Godfather of ska Arthur Kitchener sees the light
HE IS known as the self-styled UK Godfather of Ska but after 30 years of thumping his bass to a reggae beat, Arthur Kitchener, 62, has seen the light. His group Arthur Kay and the Originals has all-but disbanded but our Arthur refuses to be down-hearted. He tells John Nurden why...
VETERAN Mod Arthur Kitchener has gone all soft. The self-styled UK Godfather of Ska has released a new album of strangely melodic songs.
Whitstable: Singer Arthur Kitchener and his new album The Wordsmith
This is in stark contrast to the normally boisterous tracks performed by his band Arthur Kay and the Originals.
After 30 years of entertaining skinheads the guys have stopped gigging and Arthur, 62, is back in his one-bedroom penthouse flat at the top of Windsor House, Whitstable.
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But Arthur, a father-of-six, says he couldn't be happier because he has found God and seen the light. He has the album The Wordsmith to prove it.
But the former Canterbury cabbie insists: "I haven't gone all evangelical. I'm not going out knocking on doors trying to convert people.
"But after a life of, shall we say ups and downs, I am more at peace with myself than I have ever been."
His epithany came during a visit to New York's Bronx. He said: "I was in New York and knew my hero Dion, who sang The Wanderer, had gone to church there so I pushed open the door and walked in to the Mount Carmel church in Belmont Avenue.
"It was then I felt a power I had never experienced in my life. It was like the scene in the Blues Brothers film when they are struck by sunlight in the church."
He added: "In my time I had become hooked on drugs and alcohol. But I always believed in a higher power because by rights I should have ended up dead. I felt sure something or someone was always looking after me."
Arthur had a turbulent childhood and ended up in Shephall Manor, a London home for wayward boys in 1962. He recalled: "I bunked off with a mate and we slipped into a cinema to see Dion singing The Wanderer in Twist Around The Clock.
"It was the first time I had heard music like that. It was as if a bomb had gone off in my chest. Dion later became my mentor."
By 1967 Arthur had become a fully-fledged Mod complete with Lambretta and Hofner violin bass. In 1974 he moved to Herne Bay with his first wife Linda and a year later engineer Mike Craig of Chalk Farm Studios, where most Trojan reggae stars recorded, moved to Herne Bay, too.
He founded Europa Sound Studios with Chris Ashman and invited Arthur to record Ska Wars with drummer Steve Wyse, from local prog-rock band Gizmo.
Arthur said: "We played Ska Wars at a local disco and it went down a storm."
But success had to wait. In 1977 Arthur split from his wife after they had two children, Maria and Dion, and moved back to Clerkenwell. It was not until May 1979 that he returned to Herne Bay.
He recalled: "I eventually released Ska Wars on the Red Admiral label but I had to sell my Lambretta to raise the cash. I sold all 10,000 copies but without the backing of a major label it never made the charts."
He followed it up with Play My Record which featured guitarist Bob Coltart, who later founded The Maroon Dogs. Their first gig was at Herne Bay's Cabin Club.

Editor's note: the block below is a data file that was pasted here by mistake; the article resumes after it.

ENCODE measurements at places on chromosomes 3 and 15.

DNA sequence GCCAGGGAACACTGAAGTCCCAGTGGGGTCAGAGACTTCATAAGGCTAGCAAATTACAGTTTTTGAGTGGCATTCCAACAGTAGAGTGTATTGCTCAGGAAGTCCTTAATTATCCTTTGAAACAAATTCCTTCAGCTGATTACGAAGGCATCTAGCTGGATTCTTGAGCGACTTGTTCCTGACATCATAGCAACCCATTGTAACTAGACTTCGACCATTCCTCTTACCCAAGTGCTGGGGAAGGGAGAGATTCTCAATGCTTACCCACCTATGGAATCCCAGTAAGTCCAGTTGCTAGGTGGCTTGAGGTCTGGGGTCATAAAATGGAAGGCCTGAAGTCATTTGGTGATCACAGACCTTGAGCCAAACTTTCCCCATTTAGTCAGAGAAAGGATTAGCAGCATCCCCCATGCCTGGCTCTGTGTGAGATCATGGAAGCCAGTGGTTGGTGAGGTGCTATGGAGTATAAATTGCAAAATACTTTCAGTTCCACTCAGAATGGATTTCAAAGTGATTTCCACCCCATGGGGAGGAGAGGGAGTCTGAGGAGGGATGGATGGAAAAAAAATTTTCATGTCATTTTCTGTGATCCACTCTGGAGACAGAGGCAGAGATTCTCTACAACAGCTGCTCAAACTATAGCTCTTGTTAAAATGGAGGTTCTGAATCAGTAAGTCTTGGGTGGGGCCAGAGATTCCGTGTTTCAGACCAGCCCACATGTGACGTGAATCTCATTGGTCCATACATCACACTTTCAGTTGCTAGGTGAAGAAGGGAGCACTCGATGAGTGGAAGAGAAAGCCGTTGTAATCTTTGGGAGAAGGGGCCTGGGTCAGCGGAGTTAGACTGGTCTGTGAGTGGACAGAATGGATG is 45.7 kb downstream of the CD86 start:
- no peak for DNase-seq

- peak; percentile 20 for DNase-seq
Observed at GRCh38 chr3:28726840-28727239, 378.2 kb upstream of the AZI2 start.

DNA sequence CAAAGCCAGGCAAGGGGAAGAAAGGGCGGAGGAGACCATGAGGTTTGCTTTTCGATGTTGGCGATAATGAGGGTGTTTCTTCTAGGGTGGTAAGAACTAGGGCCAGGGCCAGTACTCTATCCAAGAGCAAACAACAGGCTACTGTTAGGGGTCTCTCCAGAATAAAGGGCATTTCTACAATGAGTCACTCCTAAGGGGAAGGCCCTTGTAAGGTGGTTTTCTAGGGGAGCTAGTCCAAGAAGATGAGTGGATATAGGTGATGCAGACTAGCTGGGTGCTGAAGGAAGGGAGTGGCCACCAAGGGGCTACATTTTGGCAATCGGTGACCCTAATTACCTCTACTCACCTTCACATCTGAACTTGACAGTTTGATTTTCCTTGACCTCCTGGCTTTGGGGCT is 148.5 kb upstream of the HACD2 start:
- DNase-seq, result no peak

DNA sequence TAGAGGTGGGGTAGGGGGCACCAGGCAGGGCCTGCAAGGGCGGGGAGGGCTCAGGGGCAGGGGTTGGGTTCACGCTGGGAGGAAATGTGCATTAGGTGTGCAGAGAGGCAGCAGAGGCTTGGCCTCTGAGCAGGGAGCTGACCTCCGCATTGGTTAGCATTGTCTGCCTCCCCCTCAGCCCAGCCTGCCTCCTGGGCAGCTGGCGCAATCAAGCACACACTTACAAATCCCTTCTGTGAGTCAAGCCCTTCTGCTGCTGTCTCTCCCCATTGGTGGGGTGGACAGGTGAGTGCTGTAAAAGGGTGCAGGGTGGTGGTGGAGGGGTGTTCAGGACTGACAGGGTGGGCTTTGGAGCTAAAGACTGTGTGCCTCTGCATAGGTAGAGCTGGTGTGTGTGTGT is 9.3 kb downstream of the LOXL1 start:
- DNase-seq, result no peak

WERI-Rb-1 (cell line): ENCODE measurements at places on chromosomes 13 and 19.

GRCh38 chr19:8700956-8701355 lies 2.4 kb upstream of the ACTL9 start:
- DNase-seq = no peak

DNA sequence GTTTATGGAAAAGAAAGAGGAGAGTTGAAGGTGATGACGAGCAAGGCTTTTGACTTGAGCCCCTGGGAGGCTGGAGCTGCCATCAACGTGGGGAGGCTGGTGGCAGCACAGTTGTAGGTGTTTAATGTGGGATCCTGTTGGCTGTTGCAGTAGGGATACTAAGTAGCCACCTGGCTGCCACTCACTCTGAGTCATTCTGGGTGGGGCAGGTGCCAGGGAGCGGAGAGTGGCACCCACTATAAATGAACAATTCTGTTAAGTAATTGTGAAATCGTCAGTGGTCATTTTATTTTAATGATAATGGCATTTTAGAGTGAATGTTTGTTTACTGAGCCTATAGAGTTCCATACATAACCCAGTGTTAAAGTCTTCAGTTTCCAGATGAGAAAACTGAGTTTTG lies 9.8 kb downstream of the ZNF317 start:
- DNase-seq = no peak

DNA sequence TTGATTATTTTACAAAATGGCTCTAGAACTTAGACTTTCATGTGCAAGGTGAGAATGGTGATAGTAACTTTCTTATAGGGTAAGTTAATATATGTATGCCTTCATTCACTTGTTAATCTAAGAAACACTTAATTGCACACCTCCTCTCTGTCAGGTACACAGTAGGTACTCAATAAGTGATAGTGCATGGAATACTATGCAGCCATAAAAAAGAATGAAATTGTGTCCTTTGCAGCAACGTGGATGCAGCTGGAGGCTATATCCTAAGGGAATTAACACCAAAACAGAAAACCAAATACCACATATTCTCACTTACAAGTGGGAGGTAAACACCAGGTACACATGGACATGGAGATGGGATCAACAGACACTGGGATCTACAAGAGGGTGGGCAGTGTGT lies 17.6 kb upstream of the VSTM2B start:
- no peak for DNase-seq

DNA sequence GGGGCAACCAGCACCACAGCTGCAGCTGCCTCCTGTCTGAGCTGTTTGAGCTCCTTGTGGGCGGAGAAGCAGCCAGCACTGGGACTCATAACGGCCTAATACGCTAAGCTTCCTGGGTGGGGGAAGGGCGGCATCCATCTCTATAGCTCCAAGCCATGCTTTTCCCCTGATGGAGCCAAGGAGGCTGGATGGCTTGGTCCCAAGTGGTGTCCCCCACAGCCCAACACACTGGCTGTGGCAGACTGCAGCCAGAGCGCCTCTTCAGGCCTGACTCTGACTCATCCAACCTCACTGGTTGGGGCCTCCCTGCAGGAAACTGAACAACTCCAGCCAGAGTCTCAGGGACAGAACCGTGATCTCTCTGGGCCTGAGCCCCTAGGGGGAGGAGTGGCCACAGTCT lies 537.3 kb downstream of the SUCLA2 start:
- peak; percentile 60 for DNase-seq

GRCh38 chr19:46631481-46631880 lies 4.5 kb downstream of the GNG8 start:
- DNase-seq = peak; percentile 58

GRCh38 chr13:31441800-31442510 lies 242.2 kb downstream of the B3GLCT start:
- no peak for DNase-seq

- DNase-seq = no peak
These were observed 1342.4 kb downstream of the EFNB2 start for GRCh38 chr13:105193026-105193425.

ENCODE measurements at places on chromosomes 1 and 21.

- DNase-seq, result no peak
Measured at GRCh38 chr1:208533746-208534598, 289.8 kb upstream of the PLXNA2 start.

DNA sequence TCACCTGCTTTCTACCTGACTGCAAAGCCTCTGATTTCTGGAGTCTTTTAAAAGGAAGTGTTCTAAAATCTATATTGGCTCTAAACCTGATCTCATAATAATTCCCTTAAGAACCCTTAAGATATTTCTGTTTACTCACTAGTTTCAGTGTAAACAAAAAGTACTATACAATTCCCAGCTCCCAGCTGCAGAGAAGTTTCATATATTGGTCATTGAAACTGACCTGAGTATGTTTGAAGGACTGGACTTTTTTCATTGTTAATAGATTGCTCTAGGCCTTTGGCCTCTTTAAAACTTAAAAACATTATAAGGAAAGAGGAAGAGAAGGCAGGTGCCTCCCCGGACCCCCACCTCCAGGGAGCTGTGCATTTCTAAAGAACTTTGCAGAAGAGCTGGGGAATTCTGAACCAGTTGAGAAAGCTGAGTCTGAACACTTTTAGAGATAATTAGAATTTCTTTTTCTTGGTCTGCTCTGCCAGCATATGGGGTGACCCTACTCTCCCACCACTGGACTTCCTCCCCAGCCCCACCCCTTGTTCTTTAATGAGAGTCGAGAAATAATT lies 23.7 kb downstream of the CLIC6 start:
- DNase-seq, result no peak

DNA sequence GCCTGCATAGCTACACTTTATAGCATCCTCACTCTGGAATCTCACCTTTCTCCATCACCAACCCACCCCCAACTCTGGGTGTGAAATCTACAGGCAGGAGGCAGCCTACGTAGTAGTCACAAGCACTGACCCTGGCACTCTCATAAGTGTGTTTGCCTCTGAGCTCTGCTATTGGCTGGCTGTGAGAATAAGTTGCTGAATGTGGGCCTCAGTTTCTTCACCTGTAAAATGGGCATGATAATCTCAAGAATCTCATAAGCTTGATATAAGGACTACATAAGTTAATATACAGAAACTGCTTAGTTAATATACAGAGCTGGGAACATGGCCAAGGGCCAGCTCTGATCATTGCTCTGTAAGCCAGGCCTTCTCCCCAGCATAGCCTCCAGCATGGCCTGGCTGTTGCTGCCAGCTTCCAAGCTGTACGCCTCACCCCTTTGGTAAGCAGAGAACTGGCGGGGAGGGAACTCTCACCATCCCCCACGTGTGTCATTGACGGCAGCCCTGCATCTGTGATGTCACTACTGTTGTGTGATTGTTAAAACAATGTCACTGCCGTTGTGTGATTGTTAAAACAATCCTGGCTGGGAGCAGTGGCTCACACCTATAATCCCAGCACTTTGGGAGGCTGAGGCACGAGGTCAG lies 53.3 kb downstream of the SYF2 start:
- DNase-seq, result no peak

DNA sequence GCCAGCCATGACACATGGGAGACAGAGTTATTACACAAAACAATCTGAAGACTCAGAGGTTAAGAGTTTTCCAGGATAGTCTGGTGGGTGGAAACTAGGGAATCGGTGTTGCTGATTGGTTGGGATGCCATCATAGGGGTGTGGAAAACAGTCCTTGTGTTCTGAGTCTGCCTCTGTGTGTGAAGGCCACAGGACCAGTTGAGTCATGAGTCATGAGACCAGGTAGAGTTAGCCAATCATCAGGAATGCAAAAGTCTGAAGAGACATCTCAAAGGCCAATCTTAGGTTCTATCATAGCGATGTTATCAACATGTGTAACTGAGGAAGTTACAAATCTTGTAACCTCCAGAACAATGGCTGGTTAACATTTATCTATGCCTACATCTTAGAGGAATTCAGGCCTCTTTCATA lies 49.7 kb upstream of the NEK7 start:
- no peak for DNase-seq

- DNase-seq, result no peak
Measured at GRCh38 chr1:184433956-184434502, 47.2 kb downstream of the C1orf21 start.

Arthur said: "We were booked to support The Bodysnatchers at Folkestone's Leas Cliff Hall. But the musicians were contracted to other bands so I joined forces with another ska group and we called ourselves The Originator."
They later became The Originals and Arthur moved back to London. In 1985 he married his second wife Lesley and they had three children. Danny, Lee and Aaron. In August 1986 they returned to Herne Bay.
The Originals reformed and had the dubious honour of being backing band of rude reggae singer Judge Dread. Arthur said: " We were on stage with him the night he died at the Penny Theatre, Canterbury. It was March 13, 1998. The last thing he said was: 'Let's hear it for the band, Arthur Kay and the Originals...'"
After he split from his second wife he had Harry, 10, with his third partner Lynn.
Last year Arthur achieved his ambition of playing his home town Herne Bay Festival. But he said: "We found it difficult getting on other festivals. We tried Canterbury's Lounge on the Farm and Whitstable Town's Bands at the Belmont, which I can see from my flat, but no one was interested. So we decided to take the band off the road.
"But a power far greater than me has restored me to sanity. I have now been led back to the Catholic church.
"My Italian great-grandfather Henry Garto was Catholic but became disillusioned, left the faith and came to Britain to perform as a musical clown. Now I have gone home."
The Millwall FC supporter was baptised in Whitstable last Easter. at the age of 61.
He added: "I owe it to singer Dion DiMucci. He saved my life when I was mixed up and drinking. I read his autobiography and realised he had overcome it.
"When I was in the church in the Bronx in 2007 I asked the Virgin Mary if I could meet Dion. Four months later I did and we have become good friends."
Arthur has gone full circle and returned to Red Admiral Records to release his 12-song solo album The Wordsmith,released today.
The Wordsmith by Arthur Kitchener. Red Admiral Records REDAD CDA575. £9.99 plus postage. www.kentgigs.com/ recordshop/ recordshop.htm#REDADCDA575.